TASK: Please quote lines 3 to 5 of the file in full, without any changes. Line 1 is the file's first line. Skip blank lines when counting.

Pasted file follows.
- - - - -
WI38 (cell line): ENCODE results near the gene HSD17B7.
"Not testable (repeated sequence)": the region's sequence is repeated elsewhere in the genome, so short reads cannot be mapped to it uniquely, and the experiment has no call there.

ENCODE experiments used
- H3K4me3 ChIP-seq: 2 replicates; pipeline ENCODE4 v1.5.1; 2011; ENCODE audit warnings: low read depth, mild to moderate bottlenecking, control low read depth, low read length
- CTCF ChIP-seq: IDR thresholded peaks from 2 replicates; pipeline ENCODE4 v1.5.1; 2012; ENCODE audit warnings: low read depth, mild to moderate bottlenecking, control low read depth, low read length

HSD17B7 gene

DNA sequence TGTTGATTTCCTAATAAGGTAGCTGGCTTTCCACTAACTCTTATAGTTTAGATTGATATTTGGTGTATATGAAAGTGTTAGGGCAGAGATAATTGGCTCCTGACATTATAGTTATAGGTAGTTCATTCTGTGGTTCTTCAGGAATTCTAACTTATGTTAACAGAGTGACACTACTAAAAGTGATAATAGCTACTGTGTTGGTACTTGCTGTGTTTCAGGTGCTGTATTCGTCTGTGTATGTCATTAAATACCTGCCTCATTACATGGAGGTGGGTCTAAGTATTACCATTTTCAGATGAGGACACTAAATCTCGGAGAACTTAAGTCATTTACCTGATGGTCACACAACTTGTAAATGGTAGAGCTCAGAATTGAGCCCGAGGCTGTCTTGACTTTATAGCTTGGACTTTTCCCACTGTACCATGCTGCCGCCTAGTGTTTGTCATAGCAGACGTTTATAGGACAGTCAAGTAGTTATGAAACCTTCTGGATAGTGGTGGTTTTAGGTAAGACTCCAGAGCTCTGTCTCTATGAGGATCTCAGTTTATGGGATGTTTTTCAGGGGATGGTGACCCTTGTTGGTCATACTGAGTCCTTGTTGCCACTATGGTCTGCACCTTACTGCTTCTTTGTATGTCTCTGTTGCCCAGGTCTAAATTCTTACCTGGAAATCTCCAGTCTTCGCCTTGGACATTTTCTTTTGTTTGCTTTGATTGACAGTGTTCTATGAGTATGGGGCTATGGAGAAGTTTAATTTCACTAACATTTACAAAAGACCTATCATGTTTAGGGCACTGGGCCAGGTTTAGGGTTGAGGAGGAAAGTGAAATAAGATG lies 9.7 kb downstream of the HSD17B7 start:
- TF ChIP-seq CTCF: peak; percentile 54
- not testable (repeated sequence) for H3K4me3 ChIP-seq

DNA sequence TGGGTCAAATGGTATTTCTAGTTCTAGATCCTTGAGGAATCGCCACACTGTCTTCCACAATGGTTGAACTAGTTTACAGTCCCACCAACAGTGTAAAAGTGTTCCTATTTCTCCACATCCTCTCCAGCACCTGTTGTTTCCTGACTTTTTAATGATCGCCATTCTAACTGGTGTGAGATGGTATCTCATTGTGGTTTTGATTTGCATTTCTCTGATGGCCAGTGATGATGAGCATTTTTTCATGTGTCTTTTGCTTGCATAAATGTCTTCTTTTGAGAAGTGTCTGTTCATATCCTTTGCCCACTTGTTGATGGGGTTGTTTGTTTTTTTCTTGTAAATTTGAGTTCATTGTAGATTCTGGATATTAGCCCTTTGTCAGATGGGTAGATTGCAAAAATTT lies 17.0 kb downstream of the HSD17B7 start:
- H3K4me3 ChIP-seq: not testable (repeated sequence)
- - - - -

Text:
ENCODE experiments used
- H3K4me3 ChIP-seq: 2 replicates; pipeline ENCODE4 v1.5.1; 2011; ENCODE audit warnings: low read depth, mild to moderate bottlenecking, control low read depth, low read length
- CTCF ChIP-seq: IDR thresholded peaks from 2 replicates; pipeline ENCODE4 v1.5.1; 2012; ENCODE audit warnings: low read depth, mild to moderate bottlenecking, control low read depth, low read length